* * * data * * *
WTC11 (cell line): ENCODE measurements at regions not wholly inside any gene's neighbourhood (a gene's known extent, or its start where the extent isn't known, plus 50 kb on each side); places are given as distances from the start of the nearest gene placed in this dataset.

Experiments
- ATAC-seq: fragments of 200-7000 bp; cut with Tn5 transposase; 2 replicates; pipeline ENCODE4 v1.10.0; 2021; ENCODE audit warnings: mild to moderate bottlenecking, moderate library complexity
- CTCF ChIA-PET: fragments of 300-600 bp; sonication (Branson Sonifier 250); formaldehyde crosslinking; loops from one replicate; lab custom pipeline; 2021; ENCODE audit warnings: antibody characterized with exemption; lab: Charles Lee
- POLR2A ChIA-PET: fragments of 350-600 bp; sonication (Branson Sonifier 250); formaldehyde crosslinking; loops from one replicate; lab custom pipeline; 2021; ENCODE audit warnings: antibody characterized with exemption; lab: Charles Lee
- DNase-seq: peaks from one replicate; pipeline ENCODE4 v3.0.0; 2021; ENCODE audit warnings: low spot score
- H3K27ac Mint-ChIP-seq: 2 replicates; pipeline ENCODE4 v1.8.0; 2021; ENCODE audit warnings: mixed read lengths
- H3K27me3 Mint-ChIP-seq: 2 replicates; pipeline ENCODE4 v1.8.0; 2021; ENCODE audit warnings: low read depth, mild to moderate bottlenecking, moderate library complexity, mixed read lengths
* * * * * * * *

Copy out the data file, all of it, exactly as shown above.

WTC11 (cell line): ENCODE measurements at regions not wholly inside any gene's neighbourhood (a gene's known extent, or its start where the extent isn't known, plus 50 kb on each side); places are given as distances from the start of the nearest gene placed in this dataset.

Experiments
- ATAC-seq: fragments of 200-7000 bp; cut with Tn5 transposase; 2 replicates; pipeline ENCODE4 v1.10.0; 2021; ENCODE audit warnings: mild to moderate bottlenecking, moderate library complexity
- CTCF ChIA-PET: fragments of 300-600 bp; sonication (Branson Sonifier 250); formaldehyde crosslinking; loops from one replicate; lab custom pipeline; 2021; ENCODE audit warnings: antibody characterized with exemption; lab: Charles Lee
- POLR2A ChIA-PET: fragments of 350-600 bp; sonication (Branson Sonifier 250); formaldehyde crosslinking; loops from one replicate; lab custom pipeline; 2021; ENCODE audit warnings: antibody characterized with exemption; lab: Charles Lee
- DNase-seq: peaks from one replicate; pipeline ENCODE4 v3.0.0; 2021; ENCODE audit warnings: low spot score
- H3K27ac Mint-ChIP-seq: 2 replicates; pipeline ENCODE4 v1.8.0; 2021; ENCODE audit warnings: mixed read lengths
- H3K27me3 Mint-ChIP-seq: 2 replicates; pipeline ENCODE4 v1.8.0; 2021; ENCODE audit warnings: low read depth, mild to moderate bottlenecking, moderate library complexity, mixed read lengths